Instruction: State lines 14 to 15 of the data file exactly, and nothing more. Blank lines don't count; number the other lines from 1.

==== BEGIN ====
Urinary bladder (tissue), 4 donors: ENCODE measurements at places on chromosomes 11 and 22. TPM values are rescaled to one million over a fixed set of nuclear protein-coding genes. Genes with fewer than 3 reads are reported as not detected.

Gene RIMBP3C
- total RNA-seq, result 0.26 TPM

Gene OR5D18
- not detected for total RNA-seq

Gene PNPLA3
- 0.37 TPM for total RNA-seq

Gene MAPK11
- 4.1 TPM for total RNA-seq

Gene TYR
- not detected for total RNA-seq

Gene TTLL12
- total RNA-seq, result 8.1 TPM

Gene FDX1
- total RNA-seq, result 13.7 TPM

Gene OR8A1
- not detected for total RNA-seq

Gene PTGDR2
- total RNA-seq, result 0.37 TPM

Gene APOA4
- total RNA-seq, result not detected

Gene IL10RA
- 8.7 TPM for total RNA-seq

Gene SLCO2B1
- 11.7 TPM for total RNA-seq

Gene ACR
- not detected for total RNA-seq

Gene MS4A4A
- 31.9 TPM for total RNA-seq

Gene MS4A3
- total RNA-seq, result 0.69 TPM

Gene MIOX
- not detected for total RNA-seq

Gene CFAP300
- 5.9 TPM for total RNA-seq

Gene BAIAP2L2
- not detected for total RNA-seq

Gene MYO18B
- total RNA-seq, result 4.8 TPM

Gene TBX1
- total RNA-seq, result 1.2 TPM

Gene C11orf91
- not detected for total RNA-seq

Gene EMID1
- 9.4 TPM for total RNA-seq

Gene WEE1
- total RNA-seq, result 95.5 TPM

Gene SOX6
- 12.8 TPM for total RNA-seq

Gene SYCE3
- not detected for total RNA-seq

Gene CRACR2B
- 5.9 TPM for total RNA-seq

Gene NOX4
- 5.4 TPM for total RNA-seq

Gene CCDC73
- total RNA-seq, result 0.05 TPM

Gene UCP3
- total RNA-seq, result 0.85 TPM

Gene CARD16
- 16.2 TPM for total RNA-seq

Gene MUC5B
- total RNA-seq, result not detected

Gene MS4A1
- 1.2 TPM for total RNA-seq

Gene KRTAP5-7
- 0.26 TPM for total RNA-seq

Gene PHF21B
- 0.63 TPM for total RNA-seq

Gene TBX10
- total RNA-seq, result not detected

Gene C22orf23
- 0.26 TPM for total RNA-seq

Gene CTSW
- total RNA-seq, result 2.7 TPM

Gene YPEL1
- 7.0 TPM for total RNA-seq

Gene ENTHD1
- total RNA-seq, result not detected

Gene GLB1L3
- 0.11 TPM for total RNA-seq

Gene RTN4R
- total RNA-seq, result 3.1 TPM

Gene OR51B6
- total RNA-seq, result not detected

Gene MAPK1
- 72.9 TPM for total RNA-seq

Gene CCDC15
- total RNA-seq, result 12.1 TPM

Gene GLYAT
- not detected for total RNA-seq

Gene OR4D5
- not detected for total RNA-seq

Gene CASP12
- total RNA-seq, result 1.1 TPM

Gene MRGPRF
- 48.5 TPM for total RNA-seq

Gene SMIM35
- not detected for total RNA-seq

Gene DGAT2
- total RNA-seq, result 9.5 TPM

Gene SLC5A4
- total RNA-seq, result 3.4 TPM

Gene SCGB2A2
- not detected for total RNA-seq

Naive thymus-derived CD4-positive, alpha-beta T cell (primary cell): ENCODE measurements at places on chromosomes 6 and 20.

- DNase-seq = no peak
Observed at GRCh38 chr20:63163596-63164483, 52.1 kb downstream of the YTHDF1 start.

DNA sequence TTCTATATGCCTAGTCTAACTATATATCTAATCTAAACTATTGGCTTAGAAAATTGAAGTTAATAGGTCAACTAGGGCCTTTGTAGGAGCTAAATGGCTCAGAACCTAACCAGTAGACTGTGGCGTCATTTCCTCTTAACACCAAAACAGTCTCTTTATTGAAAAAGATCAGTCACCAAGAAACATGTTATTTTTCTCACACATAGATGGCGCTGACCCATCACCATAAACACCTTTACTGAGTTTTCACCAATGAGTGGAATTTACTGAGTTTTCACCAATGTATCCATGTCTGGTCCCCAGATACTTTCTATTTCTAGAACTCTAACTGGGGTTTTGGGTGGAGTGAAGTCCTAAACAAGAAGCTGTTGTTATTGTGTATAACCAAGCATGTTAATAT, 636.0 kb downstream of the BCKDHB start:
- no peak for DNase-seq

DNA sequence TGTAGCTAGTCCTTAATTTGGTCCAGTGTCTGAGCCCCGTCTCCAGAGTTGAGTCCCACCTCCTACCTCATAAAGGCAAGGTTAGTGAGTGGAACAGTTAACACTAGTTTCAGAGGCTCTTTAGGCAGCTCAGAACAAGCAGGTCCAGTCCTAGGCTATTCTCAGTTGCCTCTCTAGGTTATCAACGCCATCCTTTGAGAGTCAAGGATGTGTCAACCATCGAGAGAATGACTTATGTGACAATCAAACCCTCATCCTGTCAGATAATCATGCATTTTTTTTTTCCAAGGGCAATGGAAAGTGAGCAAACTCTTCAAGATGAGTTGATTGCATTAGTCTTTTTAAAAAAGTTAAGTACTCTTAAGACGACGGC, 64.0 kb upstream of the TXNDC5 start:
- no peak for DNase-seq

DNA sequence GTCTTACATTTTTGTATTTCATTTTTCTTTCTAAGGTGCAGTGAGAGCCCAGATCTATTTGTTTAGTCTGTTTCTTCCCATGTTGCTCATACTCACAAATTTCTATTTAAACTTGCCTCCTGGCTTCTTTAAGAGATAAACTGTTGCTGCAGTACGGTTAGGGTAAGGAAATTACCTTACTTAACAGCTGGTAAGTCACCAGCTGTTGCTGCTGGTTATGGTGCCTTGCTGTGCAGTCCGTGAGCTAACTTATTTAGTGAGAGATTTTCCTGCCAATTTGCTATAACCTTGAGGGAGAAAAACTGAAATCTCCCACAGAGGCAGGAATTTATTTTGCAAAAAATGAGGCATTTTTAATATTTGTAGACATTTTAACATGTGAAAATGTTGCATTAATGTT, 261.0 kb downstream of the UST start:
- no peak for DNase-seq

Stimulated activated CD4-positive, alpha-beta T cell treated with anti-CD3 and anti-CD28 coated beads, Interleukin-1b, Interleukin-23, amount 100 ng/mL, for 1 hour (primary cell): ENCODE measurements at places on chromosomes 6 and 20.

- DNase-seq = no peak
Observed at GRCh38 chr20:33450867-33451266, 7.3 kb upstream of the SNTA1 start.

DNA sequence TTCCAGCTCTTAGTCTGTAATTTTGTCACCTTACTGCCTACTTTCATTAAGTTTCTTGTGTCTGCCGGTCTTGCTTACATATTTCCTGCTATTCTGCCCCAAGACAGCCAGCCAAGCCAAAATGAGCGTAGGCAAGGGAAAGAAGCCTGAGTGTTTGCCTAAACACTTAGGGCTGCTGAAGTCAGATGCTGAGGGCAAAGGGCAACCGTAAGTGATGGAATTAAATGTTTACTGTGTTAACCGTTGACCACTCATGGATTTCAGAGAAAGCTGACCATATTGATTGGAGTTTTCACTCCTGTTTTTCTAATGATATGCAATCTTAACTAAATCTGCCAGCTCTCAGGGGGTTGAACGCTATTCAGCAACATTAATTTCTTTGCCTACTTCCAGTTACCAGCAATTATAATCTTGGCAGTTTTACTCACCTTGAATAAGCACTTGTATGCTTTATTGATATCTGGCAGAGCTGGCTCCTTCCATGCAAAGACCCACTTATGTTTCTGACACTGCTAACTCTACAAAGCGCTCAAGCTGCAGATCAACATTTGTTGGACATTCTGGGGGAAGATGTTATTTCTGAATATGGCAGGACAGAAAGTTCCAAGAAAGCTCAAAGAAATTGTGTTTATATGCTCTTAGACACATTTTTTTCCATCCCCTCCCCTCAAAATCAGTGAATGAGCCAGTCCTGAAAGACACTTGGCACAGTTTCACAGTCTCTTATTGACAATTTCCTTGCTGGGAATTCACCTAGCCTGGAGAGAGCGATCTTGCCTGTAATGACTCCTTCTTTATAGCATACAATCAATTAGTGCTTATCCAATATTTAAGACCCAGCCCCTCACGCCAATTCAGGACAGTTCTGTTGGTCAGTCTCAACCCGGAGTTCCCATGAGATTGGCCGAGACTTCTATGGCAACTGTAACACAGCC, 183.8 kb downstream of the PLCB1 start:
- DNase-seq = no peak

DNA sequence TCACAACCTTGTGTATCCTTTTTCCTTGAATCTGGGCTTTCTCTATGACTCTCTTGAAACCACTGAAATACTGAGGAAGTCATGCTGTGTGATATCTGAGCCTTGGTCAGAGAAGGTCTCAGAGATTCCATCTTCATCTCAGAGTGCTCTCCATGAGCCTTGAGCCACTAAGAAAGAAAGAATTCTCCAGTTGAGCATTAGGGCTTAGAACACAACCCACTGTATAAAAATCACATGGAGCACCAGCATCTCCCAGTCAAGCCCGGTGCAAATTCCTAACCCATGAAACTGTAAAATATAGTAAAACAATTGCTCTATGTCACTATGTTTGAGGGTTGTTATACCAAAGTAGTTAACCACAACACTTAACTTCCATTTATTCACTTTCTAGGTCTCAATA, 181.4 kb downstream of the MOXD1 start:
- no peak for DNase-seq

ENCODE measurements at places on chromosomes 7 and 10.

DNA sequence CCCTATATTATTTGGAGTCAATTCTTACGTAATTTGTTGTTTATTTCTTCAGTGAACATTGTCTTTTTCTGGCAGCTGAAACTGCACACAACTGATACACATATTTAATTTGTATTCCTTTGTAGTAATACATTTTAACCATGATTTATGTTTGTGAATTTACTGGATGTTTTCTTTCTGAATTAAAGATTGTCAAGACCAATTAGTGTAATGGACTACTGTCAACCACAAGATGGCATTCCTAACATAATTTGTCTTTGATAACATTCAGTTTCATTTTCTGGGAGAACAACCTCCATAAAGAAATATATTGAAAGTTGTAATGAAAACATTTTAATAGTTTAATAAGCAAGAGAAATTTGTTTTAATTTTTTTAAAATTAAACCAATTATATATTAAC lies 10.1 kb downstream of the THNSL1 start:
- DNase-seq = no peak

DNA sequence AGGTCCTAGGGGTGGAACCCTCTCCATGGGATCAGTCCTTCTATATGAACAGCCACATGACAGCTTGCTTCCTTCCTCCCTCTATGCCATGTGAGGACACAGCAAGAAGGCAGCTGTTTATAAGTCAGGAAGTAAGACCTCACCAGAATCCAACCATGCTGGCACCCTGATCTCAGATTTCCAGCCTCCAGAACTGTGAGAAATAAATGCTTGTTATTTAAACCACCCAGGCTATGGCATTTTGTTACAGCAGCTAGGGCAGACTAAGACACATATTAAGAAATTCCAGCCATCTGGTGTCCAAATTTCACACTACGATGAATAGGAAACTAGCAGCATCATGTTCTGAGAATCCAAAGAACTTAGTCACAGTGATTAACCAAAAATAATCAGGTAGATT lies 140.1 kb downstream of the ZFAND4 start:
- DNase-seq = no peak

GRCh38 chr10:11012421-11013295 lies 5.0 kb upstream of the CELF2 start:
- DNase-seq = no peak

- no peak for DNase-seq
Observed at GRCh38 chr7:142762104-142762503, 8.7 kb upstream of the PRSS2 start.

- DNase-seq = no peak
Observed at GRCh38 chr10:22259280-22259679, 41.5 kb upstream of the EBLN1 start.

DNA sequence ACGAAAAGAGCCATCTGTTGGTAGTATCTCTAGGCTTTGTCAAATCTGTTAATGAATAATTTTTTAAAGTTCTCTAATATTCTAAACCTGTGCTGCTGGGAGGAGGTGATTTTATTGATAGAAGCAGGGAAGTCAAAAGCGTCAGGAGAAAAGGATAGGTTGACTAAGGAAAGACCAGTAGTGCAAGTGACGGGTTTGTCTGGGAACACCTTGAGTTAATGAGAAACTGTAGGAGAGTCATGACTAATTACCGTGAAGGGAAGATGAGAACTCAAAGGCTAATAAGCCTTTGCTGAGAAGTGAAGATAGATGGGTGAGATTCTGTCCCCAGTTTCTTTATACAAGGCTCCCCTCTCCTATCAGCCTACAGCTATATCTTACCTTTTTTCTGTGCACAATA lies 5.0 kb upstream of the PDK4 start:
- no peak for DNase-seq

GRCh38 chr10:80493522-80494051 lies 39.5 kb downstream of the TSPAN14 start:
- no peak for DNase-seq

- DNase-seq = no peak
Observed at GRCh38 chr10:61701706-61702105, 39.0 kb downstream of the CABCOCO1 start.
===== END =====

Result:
Gene FDX1
- total RNA-seq, result 13.7 TPM